The pathogenetic basis for the PS is still unclear. No consistent gene mutation has been identified. Pierce et al. [11] studied a small family of mixed European ancestry includes two sisters with well-characterized Perrault syndrome. Whole-exome sequencing of genomic DNA from one of these sisters revealed exactly one gene with two rare functional variants: HSD17B4. Further studies on other families are awaited to confirm the homogeneity of the genetic defect and the underlying molecular defect.

   Conclusions Top

Perrault syndrome is a rare cause of primary amenorrhea or ovarian dysgenesis, but should be considered in a female child with deafness/mutism. Several reported cases have some forms of neurologic deficit, but our patient did not have any obvious neurological signs or symptoms, but she had marfanoid habitus, an association that was described only once in the literature. [10] The Marfanoid features could be considered as a part of extended phenotype of Perrault syndrome.

   References Top

1.Perrault M, Klotz B, Housset E. [Two cases of Turner syndrome with deaf-mutism in two sisters]. Bull Mem Soc Med Hop Paris. 1951;67:79-84.   Back to cited text no. 1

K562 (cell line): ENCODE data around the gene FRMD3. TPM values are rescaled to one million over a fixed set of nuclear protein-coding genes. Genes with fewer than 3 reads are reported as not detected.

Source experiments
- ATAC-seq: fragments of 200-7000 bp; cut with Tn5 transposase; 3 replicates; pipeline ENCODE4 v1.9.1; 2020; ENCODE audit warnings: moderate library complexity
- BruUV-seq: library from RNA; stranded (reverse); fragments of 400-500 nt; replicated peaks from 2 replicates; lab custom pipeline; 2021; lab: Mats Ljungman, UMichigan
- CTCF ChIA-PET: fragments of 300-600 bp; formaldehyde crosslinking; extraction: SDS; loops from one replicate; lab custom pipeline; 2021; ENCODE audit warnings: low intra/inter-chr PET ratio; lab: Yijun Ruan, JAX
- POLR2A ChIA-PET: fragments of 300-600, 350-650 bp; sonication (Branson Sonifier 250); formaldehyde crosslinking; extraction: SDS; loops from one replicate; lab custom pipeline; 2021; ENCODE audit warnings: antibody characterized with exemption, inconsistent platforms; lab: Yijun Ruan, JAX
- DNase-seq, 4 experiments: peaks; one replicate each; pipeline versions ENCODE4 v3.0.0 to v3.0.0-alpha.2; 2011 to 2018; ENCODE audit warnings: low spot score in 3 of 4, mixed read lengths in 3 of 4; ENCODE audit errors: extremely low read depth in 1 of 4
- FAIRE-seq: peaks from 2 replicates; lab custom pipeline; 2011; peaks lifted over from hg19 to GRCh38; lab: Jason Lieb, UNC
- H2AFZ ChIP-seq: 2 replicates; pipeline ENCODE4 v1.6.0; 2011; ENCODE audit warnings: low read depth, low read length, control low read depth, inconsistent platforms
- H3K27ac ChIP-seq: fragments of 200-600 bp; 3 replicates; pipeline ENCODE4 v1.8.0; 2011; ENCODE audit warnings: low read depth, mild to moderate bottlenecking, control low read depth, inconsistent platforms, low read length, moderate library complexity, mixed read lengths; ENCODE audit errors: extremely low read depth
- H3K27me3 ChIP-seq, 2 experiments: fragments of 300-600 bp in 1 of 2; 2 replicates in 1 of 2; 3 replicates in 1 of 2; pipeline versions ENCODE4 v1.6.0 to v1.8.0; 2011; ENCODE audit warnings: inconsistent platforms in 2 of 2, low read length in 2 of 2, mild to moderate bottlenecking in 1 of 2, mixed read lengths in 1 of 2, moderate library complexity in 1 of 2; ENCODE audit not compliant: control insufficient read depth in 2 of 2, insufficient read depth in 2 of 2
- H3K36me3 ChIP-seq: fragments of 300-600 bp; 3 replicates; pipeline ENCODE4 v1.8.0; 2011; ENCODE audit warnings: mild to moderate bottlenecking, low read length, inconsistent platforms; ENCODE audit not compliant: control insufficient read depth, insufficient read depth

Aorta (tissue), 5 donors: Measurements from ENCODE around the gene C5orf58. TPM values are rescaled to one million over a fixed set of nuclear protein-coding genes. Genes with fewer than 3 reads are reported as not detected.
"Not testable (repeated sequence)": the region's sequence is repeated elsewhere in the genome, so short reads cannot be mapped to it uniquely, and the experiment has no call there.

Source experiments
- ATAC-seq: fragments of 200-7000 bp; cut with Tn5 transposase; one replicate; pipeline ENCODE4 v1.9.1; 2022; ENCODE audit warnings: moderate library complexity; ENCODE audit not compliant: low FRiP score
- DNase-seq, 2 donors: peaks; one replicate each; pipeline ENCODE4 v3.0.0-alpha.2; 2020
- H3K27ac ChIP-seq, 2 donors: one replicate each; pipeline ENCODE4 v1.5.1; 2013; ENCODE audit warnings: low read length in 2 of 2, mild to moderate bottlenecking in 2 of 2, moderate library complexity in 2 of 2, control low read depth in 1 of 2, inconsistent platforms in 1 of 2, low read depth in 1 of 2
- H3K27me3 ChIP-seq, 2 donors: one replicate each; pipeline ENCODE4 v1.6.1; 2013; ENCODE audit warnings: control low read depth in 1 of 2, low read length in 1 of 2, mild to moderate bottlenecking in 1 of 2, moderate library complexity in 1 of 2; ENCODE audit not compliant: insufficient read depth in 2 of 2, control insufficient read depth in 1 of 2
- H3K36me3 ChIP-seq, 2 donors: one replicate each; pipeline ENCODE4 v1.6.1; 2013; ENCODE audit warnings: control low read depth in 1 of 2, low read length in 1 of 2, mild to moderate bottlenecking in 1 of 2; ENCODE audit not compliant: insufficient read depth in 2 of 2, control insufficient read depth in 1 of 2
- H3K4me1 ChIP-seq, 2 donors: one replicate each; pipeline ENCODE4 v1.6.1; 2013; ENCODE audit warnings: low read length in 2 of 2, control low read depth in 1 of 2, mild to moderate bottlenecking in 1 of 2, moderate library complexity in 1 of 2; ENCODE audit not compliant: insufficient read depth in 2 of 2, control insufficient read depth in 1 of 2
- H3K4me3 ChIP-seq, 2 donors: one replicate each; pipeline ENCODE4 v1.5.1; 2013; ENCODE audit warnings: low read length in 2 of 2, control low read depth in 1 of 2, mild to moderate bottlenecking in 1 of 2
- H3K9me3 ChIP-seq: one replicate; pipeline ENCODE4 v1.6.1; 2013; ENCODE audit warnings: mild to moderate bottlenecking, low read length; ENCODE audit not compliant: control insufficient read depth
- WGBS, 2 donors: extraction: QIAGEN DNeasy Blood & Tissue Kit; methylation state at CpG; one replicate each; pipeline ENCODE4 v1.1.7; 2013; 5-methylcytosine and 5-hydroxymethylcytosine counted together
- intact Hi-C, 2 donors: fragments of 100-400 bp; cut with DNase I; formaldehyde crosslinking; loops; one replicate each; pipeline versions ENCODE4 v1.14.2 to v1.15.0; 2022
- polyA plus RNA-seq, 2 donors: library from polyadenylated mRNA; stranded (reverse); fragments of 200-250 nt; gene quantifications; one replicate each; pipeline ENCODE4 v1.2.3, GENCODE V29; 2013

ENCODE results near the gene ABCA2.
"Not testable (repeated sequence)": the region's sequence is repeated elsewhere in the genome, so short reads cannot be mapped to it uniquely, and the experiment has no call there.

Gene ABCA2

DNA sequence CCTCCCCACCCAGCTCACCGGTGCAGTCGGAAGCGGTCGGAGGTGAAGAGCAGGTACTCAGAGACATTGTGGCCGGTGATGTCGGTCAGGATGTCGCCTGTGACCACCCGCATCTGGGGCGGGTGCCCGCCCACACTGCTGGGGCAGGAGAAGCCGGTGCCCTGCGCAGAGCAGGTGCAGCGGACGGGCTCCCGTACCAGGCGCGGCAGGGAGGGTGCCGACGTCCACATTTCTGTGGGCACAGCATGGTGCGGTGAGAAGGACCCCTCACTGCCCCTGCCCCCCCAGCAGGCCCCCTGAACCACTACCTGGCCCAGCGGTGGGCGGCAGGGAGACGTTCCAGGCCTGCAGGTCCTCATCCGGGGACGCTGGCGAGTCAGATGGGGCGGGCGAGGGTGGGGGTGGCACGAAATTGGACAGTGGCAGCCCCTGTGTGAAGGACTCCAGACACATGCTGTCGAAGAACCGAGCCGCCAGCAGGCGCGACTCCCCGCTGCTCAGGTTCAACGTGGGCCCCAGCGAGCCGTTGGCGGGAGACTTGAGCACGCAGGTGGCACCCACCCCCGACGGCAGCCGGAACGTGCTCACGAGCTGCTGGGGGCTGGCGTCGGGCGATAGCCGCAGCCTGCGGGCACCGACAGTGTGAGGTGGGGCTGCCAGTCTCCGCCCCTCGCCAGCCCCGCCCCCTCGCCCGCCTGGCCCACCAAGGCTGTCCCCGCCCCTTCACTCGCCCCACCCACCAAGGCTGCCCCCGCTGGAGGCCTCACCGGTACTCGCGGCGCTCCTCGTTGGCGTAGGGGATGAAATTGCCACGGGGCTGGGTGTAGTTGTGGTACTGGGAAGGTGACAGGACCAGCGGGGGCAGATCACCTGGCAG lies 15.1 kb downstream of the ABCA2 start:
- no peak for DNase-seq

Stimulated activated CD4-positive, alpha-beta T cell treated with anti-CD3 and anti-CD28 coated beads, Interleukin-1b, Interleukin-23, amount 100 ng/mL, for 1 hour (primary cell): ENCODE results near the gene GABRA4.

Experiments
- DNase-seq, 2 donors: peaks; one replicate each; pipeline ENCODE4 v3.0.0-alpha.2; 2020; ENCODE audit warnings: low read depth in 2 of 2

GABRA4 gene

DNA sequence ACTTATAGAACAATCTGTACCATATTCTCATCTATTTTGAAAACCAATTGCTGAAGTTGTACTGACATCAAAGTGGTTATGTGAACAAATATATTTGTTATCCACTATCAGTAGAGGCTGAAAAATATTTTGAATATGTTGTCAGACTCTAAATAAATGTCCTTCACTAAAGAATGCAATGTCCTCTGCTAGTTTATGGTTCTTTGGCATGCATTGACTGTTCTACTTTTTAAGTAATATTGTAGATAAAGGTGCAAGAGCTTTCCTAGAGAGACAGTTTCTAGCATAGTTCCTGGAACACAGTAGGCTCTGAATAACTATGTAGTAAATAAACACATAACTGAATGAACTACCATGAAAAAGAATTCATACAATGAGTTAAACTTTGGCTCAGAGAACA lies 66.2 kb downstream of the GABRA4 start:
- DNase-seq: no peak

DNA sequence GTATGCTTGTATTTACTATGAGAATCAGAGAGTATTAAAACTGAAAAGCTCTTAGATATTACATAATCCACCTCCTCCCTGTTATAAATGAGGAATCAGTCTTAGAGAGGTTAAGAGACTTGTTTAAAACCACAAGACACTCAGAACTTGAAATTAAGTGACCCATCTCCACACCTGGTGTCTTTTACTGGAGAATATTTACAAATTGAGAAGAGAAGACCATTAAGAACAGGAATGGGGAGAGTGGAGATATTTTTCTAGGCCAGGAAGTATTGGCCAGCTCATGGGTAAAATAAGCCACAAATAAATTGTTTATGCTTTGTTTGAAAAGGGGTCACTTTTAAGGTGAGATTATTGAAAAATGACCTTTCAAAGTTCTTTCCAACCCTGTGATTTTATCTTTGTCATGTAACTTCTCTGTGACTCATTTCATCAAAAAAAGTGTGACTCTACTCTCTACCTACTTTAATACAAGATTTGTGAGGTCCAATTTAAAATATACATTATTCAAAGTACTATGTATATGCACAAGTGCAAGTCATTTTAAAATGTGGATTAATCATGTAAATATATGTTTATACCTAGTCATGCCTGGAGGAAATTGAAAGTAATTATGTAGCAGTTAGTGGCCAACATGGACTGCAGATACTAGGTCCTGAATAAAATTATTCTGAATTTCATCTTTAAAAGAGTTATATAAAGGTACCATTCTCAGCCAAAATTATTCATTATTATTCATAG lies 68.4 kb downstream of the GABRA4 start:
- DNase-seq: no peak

2.Pallister PD, Opitz JM. The Perrault syndrome: Autosomal recessive ovarian dysgenesis with facultative, non-sex-limited sensorineural deafness. Am J Med Genet 1979;4:239-46.  Back to cited text no. 2
3.Aittomaki K. The genetics of XX gonadal dysgenesis. Am J Hum Genet 1994;54:844-51.  Back to cited text no. 3
4.Gottschalk ME, Coker SB, Fox LA. Neurologic anomalies of Perrault syndrome. Am J Med Genet 1996;65:274-6.5.   Back to cited text no. 4
5.Marlin S, Lacombe D, Jonard L, Leboulanger N, Bonneau D, Goizet C, et al. Perrault syndrome: Report of four new cases, review and exclusion of candidate genes. Am J Med Genet A 2008;146A:661-4.  Back to cited text no. 5
6.Fiumara A, Sorge G, Toscano A, Parano E, Pavone L, Opitz JM. Perrault syndrome: Evidence for progressive nervous system involvement. Am J Med Genet A 2004;128A:246-9.  Back to cited text no. 6
7.Nishi Y, Hamamoto K, Kajiyama M, Kawamura I. The Perrault syndrome: Clinical report and review. Am J Med Genet 1988;31:623- 9.  Back to cited text no. 7
8.Nikolaou DS, Winston RM. Sporadic Perrault syndrome. J Obstet Gynaecol 1999;19:436-7.  Back to cited text no. 8
9.Cruz OL, Pedalini ME, Caropreso CA. Sensorineural hearing loss associated to gonadal dysgenesis in sisters: Perrault syndrome. Am J Otol 1992;13:82-3.  Back to cited text no. 9
10.Jacob JJ, Paul TV, Mathews SS, Thomas N. Perrault syndrome with Marfanoid habitus in two siblings. J Pediatr Adolesc Gynecol 2007;20:305-8.  Back to cited text no. 10
11.Pierce SB, Walsh T, Chisholm KM, Lee MK, Thornton AM, Fiumara A, et al: Mutations in the DBP-Deficiency Protein HSD17B4 cause ovarian dysgenesis, hearing loss, and ataxia of Perrault syndrome. Am J Hum Genet 2010;87:282-8.  Back to cited text no. 11


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  [Table 1]